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Paddling with my hands: pain and hip dysplasia

People often ask me if it hurts to walk.  The answer is ‘sometimes’.  Funnily enough, since I had my hip replacement, the one part of my body I rarely feel pain is in that left hip.  It’s everywhere else that’s working so hard to compensate that causes me discomfort.  Usually for me it’s pain in my neck and shoulders and my right knee.  The knee because I take so much weight through that leg and the right hip itself doesn’t rotate normally so I hitch and throw my leg out.  And my shoulders and neck because they’re working overtime to stabilise me, to keep my balance.

Sports have always been a bit of a challenge.  I’ve talked about my early, wobbly attempts at the egg and spoon race.  At junior school I could do two things.  I have very long arms (no really, like they almost hang to my knees) and so I was good at badminton for a while. I could reach the shuttlecock from anywhere without moving!  But as the other kids got older and stronger I had to start chasing the damn thing around the court, and it was clear this wouldn’t be my sport after all. 

The other thing I could do, and to this day I love to do, is swim.

In the water something extraordinary happens for me and it occurred to me the other day that what I love about it is I feel no tension, discomfort or pain.  It’s what I imagine some people feel when they walk – it’s automatic and they don’t have to think about it.  Once I get into a rhythm swimming, that’s what I feel.  I’ve done five laps and I don’t notice – I’m just in flow.  Walking has never been like that.  I don’t consciously mark every step but I do always have to focus on where my feet are placed and what I’m doing.  I’m hyper-vigilant about what’s around me in a crowd (yet still end up in that confused ‘dance’ with a facing stranger who can’t figure out which way I’m trying to go past them).  It’s also easier for me to walk with others if they’re on my right-hand side as I’m less likely to bump into them.  So thinking about those things is a conscious thing I have learned to do.  Steps Charity say “not everyone can take walking for granted” and yet despite all this, I still do. It’s just a slightly different walk. I’ll be back walking the South Downs in the Spring when there’s no chance of slippery frost.  Until then you can find me in the swimming pool.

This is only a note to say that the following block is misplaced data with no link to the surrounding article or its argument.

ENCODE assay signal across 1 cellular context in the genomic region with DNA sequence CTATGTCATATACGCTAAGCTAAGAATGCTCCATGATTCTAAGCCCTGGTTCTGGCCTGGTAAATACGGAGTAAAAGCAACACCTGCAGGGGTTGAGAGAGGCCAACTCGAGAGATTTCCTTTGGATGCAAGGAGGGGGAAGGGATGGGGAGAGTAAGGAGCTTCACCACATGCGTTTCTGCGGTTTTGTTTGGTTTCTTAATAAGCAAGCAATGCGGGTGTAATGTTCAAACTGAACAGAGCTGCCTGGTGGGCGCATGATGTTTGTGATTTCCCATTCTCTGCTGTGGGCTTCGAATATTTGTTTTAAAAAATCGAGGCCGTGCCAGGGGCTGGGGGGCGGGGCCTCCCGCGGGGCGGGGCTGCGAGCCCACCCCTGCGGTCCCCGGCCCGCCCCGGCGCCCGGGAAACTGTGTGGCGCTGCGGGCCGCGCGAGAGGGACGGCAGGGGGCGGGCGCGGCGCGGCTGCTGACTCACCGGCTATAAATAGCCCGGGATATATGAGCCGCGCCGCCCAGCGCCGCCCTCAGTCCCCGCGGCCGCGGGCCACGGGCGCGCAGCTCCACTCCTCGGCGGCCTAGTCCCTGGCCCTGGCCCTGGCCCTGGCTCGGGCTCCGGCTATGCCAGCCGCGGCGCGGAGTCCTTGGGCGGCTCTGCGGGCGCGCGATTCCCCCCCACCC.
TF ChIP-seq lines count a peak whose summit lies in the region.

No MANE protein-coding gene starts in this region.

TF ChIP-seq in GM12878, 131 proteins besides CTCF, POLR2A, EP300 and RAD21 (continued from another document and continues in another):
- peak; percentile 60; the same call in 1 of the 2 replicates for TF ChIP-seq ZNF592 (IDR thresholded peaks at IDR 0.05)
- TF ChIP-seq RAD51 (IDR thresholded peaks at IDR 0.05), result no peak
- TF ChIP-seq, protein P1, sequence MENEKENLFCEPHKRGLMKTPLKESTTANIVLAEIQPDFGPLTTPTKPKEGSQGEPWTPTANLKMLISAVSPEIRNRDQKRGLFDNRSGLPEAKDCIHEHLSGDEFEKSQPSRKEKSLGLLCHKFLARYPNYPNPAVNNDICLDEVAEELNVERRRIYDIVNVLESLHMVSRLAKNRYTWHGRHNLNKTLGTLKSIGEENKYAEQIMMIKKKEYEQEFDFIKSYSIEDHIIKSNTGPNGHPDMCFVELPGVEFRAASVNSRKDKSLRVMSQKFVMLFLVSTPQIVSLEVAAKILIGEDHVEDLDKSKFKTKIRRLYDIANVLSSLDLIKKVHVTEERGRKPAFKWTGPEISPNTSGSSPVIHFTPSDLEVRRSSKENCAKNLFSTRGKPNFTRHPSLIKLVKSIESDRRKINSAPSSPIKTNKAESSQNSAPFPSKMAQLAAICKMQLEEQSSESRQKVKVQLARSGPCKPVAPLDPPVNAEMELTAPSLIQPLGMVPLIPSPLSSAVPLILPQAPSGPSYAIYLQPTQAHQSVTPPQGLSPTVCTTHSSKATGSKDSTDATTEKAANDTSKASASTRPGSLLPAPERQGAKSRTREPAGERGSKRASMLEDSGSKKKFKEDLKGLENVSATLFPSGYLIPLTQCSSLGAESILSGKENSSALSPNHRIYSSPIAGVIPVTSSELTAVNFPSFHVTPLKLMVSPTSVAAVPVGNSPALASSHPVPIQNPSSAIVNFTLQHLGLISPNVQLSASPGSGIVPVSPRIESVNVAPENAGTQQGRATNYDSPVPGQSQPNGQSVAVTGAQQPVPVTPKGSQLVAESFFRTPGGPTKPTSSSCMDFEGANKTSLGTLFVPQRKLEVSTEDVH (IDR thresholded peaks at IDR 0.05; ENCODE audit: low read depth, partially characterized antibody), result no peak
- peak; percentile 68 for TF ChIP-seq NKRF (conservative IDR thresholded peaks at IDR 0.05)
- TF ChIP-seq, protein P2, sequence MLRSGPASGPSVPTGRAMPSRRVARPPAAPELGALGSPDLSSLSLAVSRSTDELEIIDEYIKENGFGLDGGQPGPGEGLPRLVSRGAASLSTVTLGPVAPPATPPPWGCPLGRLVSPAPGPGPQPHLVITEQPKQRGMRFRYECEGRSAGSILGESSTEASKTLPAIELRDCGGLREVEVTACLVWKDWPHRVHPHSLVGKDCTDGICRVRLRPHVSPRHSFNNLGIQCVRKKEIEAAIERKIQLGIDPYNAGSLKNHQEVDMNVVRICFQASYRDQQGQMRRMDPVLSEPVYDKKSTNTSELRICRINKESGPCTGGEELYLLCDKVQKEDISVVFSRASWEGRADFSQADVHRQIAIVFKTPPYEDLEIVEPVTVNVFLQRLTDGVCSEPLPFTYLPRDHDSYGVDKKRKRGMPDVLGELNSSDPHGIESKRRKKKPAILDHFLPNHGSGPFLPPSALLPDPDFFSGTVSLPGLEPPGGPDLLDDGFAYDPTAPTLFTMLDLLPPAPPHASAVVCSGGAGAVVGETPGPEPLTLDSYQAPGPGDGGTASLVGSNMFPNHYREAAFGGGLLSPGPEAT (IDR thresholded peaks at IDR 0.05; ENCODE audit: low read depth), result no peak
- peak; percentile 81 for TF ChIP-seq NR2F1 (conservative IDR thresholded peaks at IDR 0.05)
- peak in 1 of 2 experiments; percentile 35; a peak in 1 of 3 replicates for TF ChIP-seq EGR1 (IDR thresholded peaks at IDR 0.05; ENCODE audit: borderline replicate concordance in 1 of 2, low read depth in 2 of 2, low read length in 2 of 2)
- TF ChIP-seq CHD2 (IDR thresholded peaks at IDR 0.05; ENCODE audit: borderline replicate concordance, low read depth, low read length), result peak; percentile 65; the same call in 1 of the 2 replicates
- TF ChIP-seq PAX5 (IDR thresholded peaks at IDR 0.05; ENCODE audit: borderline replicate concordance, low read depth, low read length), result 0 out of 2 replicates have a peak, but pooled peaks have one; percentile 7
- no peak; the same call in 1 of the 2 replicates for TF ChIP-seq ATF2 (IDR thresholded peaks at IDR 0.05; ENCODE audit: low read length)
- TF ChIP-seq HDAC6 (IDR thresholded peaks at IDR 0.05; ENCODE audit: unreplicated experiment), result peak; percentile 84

I don’t know how long I’ve loved the water but I remember swimming lessons with joy.  It just worked.  I could actually do it better than some people and that was a rare feeling for me when it came to sports.  The picture you see on this post made me smile.  It’s of me and my dad at the seaside (Mablethorpe’s golden sands) where he’s giving me the chance to paddle with my hands because I’m in a chest-to-ankle plaster-cast called a hip spica.  It was a way of holding my hips in the sockets after surgery. It didn’t make a very good swimming costume though.  Maybe my love of swimming comes from this picture?  I found something I could do and so I focused on that. 

I still love the sea, and swimming. And it occurs to me looking at this picture, that swimming is still simply paddling with my hands.

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